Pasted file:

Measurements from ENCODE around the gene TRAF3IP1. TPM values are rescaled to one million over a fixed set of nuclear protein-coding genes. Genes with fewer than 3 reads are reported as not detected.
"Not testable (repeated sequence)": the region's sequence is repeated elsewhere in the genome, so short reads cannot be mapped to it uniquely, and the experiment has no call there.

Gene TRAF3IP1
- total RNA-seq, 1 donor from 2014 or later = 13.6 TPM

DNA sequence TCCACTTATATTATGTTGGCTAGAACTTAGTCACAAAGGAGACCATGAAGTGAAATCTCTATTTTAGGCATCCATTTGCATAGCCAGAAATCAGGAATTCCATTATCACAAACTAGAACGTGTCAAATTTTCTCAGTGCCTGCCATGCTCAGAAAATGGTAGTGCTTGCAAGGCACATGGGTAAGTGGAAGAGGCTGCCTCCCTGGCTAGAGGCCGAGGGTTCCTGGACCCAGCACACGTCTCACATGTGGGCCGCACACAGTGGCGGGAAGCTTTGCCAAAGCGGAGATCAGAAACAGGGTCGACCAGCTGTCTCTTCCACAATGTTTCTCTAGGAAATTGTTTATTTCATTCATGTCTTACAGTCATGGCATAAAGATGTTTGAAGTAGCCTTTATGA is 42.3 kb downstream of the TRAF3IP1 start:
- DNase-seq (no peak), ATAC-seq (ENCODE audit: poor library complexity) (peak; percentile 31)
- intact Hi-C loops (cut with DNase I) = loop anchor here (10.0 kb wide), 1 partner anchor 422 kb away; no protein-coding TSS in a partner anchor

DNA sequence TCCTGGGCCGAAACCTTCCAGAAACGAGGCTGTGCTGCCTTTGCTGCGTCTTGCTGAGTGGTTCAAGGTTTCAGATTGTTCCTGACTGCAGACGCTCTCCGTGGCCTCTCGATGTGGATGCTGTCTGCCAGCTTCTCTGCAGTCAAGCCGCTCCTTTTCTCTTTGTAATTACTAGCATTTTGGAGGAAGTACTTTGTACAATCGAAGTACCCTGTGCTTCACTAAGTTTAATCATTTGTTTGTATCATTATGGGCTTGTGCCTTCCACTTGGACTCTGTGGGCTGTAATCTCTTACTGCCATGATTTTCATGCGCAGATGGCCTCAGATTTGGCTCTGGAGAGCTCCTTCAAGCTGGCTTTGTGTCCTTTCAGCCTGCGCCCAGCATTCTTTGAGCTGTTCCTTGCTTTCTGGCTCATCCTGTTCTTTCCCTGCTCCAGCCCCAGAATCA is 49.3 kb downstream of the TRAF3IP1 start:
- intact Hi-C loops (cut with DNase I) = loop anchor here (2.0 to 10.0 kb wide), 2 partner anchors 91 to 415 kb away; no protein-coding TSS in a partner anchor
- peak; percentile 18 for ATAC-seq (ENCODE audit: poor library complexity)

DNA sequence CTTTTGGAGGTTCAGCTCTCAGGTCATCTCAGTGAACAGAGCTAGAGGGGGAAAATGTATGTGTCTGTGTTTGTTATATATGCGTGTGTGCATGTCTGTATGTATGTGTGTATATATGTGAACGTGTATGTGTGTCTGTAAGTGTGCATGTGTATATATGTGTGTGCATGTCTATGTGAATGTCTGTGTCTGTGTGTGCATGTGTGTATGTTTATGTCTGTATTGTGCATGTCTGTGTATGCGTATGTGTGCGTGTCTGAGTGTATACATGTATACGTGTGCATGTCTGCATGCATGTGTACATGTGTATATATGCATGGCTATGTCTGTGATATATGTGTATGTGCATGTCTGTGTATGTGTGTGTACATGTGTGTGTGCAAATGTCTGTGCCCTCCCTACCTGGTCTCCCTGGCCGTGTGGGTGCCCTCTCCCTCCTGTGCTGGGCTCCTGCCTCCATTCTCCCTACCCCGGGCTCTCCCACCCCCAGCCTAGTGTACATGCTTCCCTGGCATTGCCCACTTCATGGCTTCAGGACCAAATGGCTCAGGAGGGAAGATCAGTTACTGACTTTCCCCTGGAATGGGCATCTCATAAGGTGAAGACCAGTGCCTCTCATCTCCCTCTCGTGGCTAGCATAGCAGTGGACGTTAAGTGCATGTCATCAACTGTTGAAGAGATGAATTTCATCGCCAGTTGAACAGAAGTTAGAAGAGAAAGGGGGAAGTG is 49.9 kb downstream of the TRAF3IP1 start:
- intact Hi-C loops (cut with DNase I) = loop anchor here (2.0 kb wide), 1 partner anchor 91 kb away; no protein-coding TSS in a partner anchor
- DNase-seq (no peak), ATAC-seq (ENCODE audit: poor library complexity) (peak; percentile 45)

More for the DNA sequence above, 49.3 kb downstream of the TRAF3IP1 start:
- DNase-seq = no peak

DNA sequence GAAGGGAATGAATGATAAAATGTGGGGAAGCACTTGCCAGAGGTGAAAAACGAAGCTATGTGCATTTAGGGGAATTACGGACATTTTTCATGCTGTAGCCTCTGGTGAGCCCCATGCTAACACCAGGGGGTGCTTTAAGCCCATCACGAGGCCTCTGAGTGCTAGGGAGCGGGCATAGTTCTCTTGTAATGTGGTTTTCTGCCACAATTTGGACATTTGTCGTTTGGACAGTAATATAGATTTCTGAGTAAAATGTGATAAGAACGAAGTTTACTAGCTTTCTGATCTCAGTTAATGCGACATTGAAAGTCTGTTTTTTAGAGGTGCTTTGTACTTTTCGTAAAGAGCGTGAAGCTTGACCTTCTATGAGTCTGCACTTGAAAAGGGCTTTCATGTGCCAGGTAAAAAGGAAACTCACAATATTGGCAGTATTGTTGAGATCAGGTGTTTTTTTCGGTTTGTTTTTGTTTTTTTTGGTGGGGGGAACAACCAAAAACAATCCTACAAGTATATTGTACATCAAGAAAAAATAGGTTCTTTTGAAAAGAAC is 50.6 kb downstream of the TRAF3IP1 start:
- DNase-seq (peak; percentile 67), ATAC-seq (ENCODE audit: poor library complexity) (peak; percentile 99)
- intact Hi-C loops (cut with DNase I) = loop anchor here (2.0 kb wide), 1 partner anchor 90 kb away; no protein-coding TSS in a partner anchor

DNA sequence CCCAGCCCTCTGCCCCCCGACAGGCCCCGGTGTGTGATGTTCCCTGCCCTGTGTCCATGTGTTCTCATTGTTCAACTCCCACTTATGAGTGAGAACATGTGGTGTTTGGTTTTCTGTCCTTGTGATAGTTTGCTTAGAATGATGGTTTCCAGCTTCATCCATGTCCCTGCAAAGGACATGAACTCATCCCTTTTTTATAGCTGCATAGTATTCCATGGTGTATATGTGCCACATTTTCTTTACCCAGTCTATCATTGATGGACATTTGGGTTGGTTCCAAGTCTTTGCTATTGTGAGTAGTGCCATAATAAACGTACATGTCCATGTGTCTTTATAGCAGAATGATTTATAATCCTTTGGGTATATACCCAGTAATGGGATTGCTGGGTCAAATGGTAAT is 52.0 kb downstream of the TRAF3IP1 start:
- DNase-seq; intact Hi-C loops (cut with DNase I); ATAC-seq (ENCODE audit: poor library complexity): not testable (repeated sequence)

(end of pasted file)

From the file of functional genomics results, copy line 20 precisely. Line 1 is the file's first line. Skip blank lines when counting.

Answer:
- DNase-seq; intact Hi-C loops (cut with DNase I); ATAC-seq (ENCODE audit: poor library complexity): not testable (repeated sequence)